You can see the output in the screenshot below:

PowerShell Where-Object Contains

If you need to perform a case-insensitive substring search, -like and -match are inherently case-insensitive in PowerShell. However, you can use the -ccontains-clike, or -cmatch operators for case-sensitive comparisons.

For example, using -match to find a string within another string:

Get-Service | Where-Object { $_.DisplayName -match 'remote' }

This would filter services to those that have “remote” in their DisplayName.

It’s important to note that -match uses regular expressions, which are powerful pattern-matching tools that go beyond simple substring searches. This can be very useful but also requires some understanding of regular expression syntax to use effectively.

In summary, when you want to filter objects in PowerShell based on whether a string property contains a specific substring, you should use -like or -match, not -contains. The -contains operator is intended for use with collections, not strings.

PowerShell where-object not contains

In PowerShell, when you want to filter objects where a property does not contain a specific value, you might think of using a “not contains” operator. However, PowerShell does not have a -notcontains operator for strings. Instead, you need to use the -notlike operator or -notmatch for negating a string match, both of which can be used in conjunction with the Where-Object cmdlet.

Using -notlike

The -notlike operator is used with Where-Object to exclude objects where a string property does not match a specified pattern, which can include wildcards. Here’s an example:

Get-Service | Where-Object { $_.DisplayName -notlike '*SQL*' }

This command will return all services where the DisplayName does not include the substring “SQL”.

Using -notmatch

Alternatively, -notmatch uses regular expressions for pattern matching and can be used to perform more complex negations:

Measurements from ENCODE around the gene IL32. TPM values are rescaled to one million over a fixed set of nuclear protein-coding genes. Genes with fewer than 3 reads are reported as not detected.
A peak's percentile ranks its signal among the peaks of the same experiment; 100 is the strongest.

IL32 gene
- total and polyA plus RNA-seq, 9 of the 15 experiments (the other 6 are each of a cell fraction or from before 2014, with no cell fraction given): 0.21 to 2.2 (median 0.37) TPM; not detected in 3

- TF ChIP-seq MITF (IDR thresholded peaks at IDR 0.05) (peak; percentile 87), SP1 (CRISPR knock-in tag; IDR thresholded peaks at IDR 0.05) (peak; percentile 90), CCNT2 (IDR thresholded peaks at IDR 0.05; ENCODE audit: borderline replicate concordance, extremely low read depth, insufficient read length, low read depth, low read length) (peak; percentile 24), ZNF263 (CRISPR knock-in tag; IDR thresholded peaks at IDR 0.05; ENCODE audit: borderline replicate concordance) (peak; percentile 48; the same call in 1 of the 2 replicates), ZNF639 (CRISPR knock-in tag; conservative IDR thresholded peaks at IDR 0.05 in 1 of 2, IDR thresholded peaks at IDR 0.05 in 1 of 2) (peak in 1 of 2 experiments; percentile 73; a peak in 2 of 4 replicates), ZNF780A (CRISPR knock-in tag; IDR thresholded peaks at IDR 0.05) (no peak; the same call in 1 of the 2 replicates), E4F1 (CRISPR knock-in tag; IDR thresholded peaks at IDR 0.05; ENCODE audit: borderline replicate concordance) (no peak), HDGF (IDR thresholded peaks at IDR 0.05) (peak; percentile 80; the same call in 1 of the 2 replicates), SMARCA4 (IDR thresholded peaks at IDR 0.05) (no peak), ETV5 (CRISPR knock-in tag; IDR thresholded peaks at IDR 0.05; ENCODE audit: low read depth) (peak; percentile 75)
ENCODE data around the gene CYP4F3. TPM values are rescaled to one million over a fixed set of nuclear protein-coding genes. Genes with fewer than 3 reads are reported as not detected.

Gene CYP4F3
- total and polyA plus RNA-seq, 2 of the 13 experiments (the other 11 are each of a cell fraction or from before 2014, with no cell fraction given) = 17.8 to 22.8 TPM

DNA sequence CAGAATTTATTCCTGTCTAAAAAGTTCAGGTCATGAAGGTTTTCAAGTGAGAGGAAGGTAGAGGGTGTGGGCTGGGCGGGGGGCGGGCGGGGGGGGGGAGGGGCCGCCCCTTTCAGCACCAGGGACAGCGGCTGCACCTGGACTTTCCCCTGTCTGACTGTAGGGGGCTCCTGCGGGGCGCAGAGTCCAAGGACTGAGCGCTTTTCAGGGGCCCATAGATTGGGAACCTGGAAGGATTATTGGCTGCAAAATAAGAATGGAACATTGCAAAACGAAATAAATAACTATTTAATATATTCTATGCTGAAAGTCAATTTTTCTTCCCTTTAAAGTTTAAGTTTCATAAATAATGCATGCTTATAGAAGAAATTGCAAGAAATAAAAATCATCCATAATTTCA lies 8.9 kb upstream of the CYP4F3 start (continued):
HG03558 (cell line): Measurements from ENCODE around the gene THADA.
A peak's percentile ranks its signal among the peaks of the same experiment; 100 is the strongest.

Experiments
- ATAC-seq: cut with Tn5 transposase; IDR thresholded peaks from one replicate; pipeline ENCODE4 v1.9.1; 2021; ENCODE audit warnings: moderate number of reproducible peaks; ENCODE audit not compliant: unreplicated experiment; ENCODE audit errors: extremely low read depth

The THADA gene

Get-Process | Where-Object { $_.ProcessName -notmatch '^conhost$' }

The above command will return a list of processes where the ProcessName does not exactly match “conhost”. The ^ and $ are regular expression anchors for the start and end of the string, respectively.

Dealing with Collections

If you’re dealing with a property that is a collection (array) and you want to exclude objects where the collection contains a certain value, you use -notcontains. This is the correct use of -notcontains in PowerShell:

$myArray = 'apple', 'banana', 'cherry'
$myArray -notcontains 'orange' # This returns True because 'orange' is not in the array

However, when filtering with Where-Object, you would do something like this:

$myObjects | Where-Object { $_.SomeCollectionProperty -notcontains 'SomeValue' }

In this example, $myObjects is a collection of objects, each with a property SomeCollectionProperty that is itself a collection. The -notcontains operator is used to filter out the objects where SomeCollectionProperty does not contain ‘SomeValue’.

When you want to filter objects based on the absence of a substring within a string property, you should use -notlike or -notmatch with Where-Object in PowerShell. When dealing with a collection property and you want to exclude objects where the collection contains a specific value, you would use -notcontains.

PowerShell where-object does not contain

In PowerShell, when you need to filter objects based on the absence of a certain value within a property that is a collection (like an array), you can use the -notcontains operator with the Where-Object cmdlet in PowerShell. However, if you’re looking to check if a string property does not contain a specific substring, you will need to use the -notlike or -notmatch operators instead, as -notcontains is not designed for string containment checks.